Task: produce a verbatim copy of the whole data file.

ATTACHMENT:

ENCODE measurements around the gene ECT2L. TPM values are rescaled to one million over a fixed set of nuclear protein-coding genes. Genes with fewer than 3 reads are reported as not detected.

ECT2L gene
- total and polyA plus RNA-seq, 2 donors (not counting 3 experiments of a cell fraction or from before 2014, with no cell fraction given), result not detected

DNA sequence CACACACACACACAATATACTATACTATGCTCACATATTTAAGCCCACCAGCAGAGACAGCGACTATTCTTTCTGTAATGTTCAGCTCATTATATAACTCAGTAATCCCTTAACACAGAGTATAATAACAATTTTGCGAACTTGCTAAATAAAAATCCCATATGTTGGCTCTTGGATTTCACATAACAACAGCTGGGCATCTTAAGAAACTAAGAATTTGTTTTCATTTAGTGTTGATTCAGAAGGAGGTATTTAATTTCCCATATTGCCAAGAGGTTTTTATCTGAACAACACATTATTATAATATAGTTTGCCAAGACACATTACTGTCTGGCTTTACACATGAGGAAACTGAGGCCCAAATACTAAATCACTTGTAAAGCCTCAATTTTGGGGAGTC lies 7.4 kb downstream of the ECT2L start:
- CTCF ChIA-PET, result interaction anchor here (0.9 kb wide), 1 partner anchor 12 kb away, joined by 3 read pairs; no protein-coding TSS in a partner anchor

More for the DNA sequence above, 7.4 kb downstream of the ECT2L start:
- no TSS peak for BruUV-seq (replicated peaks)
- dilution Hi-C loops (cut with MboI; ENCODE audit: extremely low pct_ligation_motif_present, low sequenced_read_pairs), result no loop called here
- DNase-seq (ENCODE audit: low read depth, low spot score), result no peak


ENCODE measurements around the gene ECT2L. TPM values are rescaled to one million over a fixed set of nuclear protein-coding genes. Genes with fewer than 3 reads are reported as not detected.

ECT2L gene
- total and polyA plus RNA-seq, 2 donors (not counting 3 experiments of a cell fraction or from before 2014, with no cell fraction given), result not detected

DNA sequence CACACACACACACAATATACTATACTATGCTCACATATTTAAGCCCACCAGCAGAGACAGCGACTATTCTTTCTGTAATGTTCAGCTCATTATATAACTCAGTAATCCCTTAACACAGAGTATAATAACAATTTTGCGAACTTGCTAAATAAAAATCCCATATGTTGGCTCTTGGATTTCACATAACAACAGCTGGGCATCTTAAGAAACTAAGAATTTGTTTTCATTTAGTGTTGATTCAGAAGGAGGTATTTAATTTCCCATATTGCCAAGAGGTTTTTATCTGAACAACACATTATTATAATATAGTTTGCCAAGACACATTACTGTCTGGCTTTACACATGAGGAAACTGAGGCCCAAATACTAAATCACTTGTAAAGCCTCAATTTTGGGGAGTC lies 7.4 kb downstream of the ECT2L start:
- CTCF ChIA-PET, result interaction anchor here (0.9 kb wide), 1 partner anchor 12 kb away, joined by 3 read pairs; no protein-coding TSS in a partner anchor

More for the DNA sequence above, 7.4 kb downstream of the ECT2L start:
- no TSS peak for BruUV-seq (replicated peaks)
- dilution Hi-C loops (cut with MboI; ENCODE audit: extremely low pct_ligation_motif_present, low sequenced_read_pairs), result no loop called here
- DNase-seq (ENCODE audit: low read depth, low spot score), result no peak